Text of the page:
“Enough out of both of you,” Pearson said.
 
“I’ll play nice if he does,” Edward said.
 
“We’re not playing here, Forrester. We’re trying to catch these vampires before they kill more people. That’s not a game.”
 
“What good is playing if the stakes aren’t high, Logan?”
 
“What does that even mean, Forrester?”
 
“It means that life and death are the ultimate stakes to play for.”
 
“Ted, you might want to tone down the big-and-bad routine a little.” It was the best I could do to warn him that he was being all too much Edward and not enough Ted. It was like Superman putting on Clark Kent’s glasses but showing up to the Daily Planet in his super suit. If you’re dressed up like Superman, the glasses aren’t going to hide who you are.
 
“Yeah, Ted, tone it down for your girlfriend,” Logan said.
 
“What are your rules on sexual harassment, Superintendent Pearson?”
 
“Why do you ask?”
 
“Logan just seems like he’s going to keep pushing on this until it falls down around his ears.”
 
“Nothing’s going to be falling on me, Blake. This little problem goes one way, and that’s your way.”
 
“I’m glad we agree on something, Logan.”
 
“What are you talking about?”
 
“You just said the problem is going to go my way; that means I win.”
 
“That is not what I meant.”
 
“Your language is imprecise, Logan. It has been the entire time I’ve been here,” Edward said.
 
“Fuck you, Forrester.”
 
“No, thanks.”
 
“That is not what I meant, damn it, and you know that.”
 
“I don’t know anything about you, Logan, except you are an incredible pain in the ass,” Edward said.
 
“If you can’t work civilly with Marshal Forrester, then you may need off this case,” Pearson said.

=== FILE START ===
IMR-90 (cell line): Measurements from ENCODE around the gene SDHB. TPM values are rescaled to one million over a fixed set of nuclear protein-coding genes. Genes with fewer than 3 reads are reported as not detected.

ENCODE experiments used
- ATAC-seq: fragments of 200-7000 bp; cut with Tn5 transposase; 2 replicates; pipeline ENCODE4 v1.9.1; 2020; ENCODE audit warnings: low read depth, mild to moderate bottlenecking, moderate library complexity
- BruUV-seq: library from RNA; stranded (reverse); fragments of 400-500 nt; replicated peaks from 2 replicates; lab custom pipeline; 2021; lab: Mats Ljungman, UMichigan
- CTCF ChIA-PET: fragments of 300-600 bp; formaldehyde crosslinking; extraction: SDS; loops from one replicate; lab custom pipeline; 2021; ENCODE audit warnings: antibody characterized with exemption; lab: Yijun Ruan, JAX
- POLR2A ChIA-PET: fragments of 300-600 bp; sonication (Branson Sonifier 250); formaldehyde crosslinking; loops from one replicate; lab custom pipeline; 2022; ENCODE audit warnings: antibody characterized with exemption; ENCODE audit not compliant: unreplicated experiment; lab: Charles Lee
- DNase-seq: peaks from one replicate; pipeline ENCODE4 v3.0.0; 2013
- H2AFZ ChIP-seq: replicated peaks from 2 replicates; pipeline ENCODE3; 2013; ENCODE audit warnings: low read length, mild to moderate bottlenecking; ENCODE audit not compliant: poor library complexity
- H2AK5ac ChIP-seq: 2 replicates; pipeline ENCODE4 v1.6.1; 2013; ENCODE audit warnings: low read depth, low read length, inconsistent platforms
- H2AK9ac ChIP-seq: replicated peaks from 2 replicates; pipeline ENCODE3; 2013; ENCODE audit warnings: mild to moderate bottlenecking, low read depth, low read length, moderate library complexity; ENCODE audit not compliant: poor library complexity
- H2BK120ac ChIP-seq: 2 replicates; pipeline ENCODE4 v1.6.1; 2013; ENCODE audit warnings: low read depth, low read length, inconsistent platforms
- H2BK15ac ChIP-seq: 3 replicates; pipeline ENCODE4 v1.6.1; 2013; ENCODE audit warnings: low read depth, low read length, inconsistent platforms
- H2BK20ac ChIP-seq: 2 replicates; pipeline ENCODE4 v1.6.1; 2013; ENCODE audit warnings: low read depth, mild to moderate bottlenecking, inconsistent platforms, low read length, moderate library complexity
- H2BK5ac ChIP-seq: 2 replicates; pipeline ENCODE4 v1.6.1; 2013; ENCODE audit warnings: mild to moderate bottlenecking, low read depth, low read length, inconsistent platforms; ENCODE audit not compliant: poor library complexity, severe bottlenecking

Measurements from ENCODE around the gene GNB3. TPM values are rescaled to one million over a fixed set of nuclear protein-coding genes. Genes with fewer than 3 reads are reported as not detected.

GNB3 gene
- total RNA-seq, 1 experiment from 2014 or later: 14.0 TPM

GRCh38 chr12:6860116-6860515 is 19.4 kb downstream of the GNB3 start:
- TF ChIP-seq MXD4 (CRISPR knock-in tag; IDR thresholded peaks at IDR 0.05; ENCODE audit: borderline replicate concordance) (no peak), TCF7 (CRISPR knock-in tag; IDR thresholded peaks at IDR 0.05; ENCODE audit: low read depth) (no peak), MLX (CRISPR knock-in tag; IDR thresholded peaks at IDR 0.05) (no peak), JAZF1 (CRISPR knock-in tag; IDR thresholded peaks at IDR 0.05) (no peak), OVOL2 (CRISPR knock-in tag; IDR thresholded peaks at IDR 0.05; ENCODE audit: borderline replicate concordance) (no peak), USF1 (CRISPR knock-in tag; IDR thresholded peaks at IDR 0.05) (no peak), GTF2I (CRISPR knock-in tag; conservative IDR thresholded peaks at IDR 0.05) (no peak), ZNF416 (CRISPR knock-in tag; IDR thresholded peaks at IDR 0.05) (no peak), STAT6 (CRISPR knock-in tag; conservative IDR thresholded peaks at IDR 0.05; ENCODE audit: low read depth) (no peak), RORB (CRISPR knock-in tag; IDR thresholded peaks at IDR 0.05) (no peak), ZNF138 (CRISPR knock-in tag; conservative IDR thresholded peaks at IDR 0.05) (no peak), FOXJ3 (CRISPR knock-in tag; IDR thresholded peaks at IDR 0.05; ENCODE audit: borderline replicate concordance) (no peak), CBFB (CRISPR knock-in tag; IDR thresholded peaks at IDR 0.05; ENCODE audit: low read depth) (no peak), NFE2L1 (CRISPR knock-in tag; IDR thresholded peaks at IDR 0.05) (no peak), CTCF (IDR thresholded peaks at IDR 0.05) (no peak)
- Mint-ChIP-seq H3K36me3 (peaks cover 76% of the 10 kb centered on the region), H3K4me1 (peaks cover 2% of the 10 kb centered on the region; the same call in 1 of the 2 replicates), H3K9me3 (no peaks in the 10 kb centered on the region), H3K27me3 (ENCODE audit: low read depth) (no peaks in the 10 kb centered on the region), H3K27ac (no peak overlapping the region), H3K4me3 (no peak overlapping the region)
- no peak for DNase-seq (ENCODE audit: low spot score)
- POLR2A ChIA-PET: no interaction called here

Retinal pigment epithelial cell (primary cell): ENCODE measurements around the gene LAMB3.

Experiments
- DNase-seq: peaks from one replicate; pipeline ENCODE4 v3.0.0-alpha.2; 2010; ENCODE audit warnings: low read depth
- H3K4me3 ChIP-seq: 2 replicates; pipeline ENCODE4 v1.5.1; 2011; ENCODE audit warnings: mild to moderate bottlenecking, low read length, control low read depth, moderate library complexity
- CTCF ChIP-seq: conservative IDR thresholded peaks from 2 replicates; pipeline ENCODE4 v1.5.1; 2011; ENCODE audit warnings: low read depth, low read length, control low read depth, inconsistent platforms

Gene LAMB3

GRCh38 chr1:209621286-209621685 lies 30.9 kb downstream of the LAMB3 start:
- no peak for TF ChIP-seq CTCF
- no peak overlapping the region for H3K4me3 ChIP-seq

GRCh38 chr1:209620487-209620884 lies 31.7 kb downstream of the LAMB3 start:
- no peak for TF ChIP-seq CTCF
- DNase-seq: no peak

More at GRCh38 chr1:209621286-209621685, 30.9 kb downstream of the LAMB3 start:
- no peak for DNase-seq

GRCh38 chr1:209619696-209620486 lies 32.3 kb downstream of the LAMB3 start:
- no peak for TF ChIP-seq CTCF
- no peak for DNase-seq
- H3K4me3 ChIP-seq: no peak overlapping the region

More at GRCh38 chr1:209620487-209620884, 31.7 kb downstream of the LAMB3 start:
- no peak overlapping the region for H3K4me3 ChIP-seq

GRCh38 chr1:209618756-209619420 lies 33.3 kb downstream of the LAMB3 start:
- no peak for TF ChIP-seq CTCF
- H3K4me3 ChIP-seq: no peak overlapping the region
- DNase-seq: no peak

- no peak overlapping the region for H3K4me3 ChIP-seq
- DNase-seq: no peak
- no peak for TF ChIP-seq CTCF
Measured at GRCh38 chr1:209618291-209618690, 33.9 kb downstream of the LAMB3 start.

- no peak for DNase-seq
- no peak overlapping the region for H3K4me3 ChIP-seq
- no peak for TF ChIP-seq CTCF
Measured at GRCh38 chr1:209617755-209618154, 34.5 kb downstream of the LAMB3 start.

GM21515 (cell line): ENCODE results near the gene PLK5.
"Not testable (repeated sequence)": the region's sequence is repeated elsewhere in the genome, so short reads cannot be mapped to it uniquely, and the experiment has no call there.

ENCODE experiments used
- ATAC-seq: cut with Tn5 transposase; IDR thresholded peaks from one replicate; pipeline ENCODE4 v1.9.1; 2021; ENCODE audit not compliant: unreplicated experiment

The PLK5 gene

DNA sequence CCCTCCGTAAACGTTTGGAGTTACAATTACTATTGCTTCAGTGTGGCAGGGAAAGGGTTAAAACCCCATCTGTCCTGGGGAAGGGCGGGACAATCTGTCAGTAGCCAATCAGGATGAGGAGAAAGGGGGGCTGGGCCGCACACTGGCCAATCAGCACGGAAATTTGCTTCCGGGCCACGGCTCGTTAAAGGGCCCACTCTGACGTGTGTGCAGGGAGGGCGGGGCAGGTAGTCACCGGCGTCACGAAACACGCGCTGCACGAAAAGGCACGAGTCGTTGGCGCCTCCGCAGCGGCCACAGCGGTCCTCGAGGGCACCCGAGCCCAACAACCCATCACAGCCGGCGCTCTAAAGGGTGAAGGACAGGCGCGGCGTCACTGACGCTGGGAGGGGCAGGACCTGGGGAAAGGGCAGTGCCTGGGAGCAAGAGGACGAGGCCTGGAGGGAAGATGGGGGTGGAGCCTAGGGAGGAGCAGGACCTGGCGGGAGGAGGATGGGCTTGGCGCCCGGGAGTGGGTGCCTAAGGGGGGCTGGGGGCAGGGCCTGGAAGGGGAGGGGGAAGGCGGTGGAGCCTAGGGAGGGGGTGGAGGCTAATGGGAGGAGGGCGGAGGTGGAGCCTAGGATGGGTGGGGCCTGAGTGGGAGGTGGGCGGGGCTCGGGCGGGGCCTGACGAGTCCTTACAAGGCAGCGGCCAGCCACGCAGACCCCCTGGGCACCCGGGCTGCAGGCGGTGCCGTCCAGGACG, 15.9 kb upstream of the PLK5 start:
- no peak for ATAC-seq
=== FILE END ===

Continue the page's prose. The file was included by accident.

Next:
“I’ve been on this case from the beginning.”
 
“We want the Americans to help us find and contain our vampires.”
 
“We don’t need some cowboy cop from the States to help us do our jobs,” Logan said.
 
“I’ll take all the help we can get. These vampires are killing innocent people, Logan, and all you can do is pick at Ted,” Sheridan said.
 
“So it’s Ted now, is it?”
 
I suddenly had a clue: Logan liked Sheridan, God help us and her. She had reacted to Edward in such a way that Logan thought Sheridan liked Ted. We never really leave junior high and that he-likes-the-girl-who-likes-someone-else game, or reverse the sexes and get the same story. I wasn’t a hundred percent sure I was right, but it was worth a try.
 
“How long have you been in Ireland?” I asked.
 
“A week.”
 
“Donna and the kids must be missing you.”
 
“I’m missing them, too.”
 
“She must be frantic having you gone in the middle of all the wedding planning.”
 
“Our wedding is just about finalized. It’s your wedding that’s taking forever to plan.”
 
“The wedding has gotten huge,” I said, and felt that familiar tightening of my stomach whenever I let myself think too hard about the size of the guest list.
 
“Looks like you’ll be my best man before I get to be yours, at this rate.”
 
“Wait. Did you say that Blake is going to be your best man?”
 
“Yep,” Edward said, trying to get back into Ted-space, and failing worse than I’d ever seen him before. He was usually the master of disguise, but something about Logan just threw the hell out of his usual suave self.
 
“And your fiancée isn’t bothered by Blake being in your wedding?”
 
“Donna encouraged it.”